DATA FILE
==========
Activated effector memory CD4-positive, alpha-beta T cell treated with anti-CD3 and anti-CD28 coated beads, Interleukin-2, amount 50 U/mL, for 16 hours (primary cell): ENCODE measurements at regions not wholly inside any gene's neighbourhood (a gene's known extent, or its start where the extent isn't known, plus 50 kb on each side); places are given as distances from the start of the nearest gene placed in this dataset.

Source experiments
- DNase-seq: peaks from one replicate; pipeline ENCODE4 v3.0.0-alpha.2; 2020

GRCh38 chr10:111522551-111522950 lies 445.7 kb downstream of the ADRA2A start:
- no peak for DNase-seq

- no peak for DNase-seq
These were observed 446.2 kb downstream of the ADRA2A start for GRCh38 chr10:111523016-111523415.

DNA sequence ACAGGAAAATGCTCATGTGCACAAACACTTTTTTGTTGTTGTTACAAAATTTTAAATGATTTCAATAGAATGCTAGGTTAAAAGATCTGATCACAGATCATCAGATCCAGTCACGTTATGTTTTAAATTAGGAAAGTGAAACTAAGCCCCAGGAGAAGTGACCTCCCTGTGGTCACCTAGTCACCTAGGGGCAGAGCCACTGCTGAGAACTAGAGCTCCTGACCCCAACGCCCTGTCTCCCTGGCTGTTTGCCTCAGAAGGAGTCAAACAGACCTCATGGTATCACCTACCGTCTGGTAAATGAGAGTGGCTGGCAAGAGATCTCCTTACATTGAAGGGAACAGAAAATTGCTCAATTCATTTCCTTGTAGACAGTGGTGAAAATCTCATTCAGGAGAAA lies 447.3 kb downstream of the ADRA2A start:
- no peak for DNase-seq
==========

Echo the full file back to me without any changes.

Activated effector memory CD4-positive, alpha-beta T cell treated with anti-CD3 and anti-CD28 coated beads, Interleukin-2, amount 50 U/mL, for 16 hours (primary cell): ENCODE measurements at regions not wholly inside any gene's neighbourhood (a gene's known extent, or its start where the extent isn't known, plus 50 kb on each side); places are given as distances from the start of the nearest gene placed in this dataset.

Source experiments
- DNase-seq: peaks from one replicate; pipeline ENCODE4 v3.0.0-alpha.2; 2020

GRCh38 chr10:111522551-111522950 lies 445.7 kb downstream of the ADRA2A start:
- no peak for DNase-seq

- no peak for DNase-seq
These were observed 446.2 kb downstream of the ADRA2A start for GRCh38 chr10:111523016-111523415.

DNA sequence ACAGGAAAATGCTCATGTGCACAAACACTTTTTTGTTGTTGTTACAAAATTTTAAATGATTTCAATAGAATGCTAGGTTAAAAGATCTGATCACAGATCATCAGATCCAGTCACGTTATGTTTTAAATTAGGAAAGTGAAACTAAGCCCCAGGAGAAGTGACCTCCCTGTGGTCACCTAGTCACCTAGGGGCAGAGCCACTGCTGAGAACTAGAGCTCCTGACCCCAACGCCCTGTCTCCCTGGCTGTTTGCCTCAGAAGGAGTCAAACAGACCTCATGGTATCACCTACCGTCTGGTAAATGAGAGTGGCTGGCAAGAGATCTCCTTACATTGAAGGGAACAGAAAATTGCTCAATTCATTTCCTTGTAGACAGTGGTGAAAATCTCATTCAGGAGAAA lies 447.3 kb downstream of the ADRA2A start:
- no peak for DNase-seq